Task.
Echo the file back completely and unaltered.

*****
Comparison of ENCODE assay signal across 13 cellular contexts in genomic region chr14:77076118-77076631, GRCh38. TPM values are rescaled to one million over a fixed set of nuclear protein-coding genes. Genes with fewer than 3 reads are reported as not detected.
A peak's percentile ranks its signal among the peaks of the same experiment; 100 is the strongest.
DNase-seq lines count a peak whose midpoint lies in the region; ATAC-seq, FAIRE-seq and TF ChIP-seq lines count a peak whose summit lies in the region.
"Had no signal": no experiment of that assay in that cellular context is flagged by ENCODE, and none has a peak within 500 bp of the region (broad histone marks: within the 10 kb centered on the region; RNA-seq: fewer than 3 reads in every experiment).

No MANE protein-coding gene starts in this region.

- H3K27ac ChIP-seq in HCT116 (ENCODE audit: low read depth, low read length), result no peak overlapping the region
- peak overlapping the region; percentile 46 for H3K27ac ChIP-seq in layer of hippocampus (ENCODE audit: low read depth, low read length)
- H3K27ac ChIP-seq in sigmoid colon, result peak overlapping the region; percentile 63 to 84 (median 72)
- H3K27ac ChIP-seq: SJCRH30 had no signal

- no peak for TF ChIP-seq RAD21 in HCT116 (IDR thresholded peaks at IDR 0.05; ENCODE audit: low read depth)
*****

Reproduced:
Comparison of ENCODE assay signal across 13 cellular contexts in genomic region chr14:77076118-77076631, GRCh38. TPM values are rescaled to one million over a fixed set of nuclear protein-coding genes. Genes with fewer than 3 reads are reported as not detected.
A peak's percentile ranks its signal among the peaks of the same experiment; 100 is the strongest.
DNase-seq lines count a peak whose midpoint lies in the region; ATAC-seq, FAIRE-seq and TF ChIP-seq lines count a peak whose summit lies in the region.
"Had no signal": no experiment of that assay in that cellular context is flagged by ENCODE, and none has a peak within 500 bp of the region (broad histone marks: within the 10 kb centered on the region; RNA-seq: fewer than 3 reads in every experiment).

No MANE protein-coding gene starts in this region.

- H3K27ac ChIP-seq in HCT116 (ENCODE audit: low read depth, low read length), result no peak overlapping the region
- peak overlapping the region; percentile 46 for H3K27ac ChIP-seq in layer of hippocampus (ENCODE audit: low read depth, low read length)
- H3K27ac ChIP-seq in sigmoid colon, result peak overlapping the region; percentile 63 to 84 (median 72)
- H3K27ac ChIP-seq: SJCRH30 had no signal

- no peak for TF ChIP-seq RAD21 in HCT116 (IDR thresholded peaks at IDR 0.05; ENCODE audit: low read depth)